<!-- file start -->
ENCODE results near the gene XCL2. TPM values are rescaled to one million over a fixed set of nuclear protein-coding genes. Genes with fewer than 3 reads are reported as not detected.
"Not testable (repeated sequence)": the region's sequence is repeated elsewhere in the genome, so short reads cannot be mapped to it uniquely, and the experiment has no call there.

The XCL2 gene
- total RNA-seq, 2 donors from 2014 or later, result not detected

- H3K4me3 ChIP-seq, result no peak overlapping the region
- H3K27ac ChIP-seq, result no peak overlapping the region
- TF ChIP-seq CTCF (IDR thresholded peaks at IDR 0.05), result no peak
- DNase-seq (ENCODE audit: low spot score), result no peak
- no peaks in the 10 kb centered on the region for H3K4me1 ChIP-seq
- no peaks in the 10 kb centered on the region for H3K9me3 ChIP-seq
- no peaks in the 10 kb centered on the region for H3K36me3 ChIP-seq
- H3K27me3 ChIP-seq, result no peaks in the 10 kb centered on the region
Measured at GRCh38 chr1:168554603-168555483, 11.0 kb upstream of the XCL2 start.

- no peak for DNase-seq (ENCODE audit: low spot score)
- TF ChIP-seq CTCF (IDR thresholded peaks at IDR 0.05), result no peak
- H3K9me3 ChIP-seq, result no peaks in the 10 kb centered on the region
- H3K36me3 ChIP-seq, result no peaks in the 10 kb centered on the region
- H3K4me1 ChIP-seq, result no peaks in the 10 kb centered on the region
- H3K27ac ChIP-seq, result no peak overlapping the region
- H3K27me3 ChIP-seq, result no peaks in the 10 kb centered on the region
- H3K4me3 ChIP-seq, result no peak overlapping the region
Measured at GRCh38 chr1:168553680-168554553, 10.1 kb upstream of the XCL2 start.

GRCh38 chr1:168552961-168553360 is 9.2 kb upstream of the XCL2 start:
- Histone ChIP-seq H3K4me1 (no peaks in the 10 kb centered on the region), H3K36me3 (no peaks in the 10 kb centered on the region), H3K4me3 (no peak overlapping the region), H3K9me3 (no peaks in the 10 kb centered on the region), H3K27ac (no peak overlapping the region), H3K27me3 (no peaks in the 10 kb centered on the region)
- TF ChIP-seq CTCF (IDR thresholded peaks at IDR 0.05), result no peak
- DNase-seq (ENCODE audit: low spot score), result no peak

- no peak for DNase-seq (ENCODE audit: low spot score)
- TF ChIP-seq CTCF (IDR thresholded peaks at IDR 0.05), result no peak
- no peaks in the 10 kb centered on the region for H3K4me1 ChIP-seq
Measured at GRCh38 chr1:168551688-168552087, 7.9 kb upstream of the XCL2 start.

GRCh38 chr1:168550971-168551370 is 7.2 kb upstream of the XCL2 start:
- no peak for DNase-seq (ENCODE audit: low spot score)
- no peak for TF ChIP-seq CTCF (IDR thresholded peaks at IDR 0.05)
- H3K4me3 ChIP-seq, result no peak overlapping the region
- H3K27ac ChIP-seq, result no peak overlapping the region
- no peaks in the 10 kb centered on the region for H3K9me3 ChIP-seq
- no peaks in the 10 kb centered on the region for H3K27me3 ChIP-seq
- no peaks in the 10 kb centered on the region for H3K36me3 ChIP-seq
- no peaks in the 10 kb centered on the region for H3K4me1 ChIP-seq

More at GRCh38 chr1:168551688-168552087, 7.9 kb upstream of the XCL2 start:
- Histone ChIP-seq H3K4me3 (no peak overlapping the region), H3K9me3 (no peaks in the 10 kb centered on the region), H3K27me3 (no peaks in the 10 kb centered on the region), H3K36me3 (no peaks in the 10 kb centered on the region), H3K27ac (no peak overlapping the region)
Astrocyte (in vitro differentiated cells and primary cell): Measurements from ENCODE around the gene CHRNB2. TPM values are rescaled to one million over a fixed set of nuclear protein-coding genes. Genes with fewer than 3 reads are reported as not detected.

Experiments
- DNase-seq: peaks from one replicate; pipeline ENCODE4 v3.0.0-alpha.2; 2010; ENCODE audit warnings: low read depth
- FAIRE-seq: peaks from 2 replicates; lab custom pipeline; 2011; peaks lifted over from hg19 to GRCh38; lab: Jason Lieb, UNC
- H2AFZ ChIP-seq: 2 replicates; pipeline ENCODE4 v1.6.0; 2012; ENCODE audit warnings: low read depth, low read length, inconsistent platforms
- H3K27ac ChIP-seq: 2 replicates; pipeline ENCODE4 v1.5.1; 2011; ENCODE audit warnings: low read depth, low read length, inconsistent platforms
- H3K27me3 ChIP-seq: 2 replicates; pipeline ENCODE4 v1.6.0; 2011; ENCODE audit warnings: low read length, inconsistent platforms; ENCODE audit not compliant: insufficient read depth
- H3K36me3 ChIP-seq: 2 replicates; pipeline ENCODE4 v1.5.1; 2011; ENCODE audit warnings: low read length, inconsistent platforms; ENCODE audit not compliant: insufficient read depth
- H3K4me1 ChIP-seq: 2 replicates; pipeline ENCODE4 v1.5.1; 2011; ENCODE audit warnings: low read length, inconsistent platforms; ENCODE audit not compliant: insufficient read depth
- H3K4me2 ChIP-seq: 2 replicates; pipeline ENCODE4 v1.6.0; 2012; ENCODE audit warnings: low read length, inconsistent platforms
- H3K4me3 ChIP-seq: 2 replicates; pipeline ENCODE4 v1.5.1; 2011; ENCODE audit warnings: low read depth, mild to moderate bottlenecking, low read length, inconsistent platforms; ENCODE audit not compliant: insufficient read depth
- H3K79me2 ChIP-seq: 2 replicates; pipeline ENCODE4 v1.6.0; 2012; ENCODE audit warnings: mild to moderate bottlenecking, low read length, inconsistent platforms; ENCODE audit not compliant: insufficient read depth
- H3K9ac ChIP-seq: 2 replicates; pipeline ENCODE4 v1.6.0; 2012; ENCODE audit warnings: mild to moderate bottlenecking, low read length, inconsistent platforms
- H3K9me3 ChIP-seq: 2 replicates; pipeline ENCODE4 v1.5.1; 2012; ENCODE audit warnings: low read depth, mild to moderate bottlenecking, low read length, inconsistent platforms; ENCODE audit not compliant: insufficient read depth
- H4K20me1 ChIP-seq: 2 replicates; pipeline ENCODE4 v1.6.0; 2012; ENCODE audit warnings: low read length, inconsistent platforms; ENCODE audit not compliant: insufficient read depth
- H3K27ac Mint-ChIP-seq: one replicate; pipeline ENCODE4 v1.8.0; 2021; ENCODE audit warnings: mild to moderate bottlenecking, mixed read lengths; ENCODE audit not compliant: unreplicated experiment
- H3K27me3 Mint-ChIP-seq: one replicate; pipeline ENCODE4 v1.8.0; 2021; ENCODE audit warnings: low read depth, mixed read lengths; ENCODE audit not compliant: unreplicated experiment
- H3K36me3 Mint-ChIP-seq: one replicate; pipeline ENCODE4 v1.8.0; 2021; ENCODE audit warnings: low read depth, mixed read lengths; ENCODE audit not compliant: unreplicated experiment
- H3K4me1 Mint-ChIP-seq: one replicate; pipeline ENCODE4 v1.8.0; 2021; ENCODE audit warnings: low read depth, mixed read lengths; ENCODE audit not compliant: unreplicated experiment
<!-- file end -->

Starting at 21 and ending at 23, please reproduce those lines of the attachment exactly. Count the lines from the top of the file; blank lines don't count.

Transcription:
- H3K4me3 ChIP-seq, result no peak overlapping the region
Measured at GRCh38 chr1:168553680-168554553, 10.1 kb upstream of the XCL2 start.

GRCh38 chr1:168552961-168553360 is 9.2 kb upstream of the XCL2 start: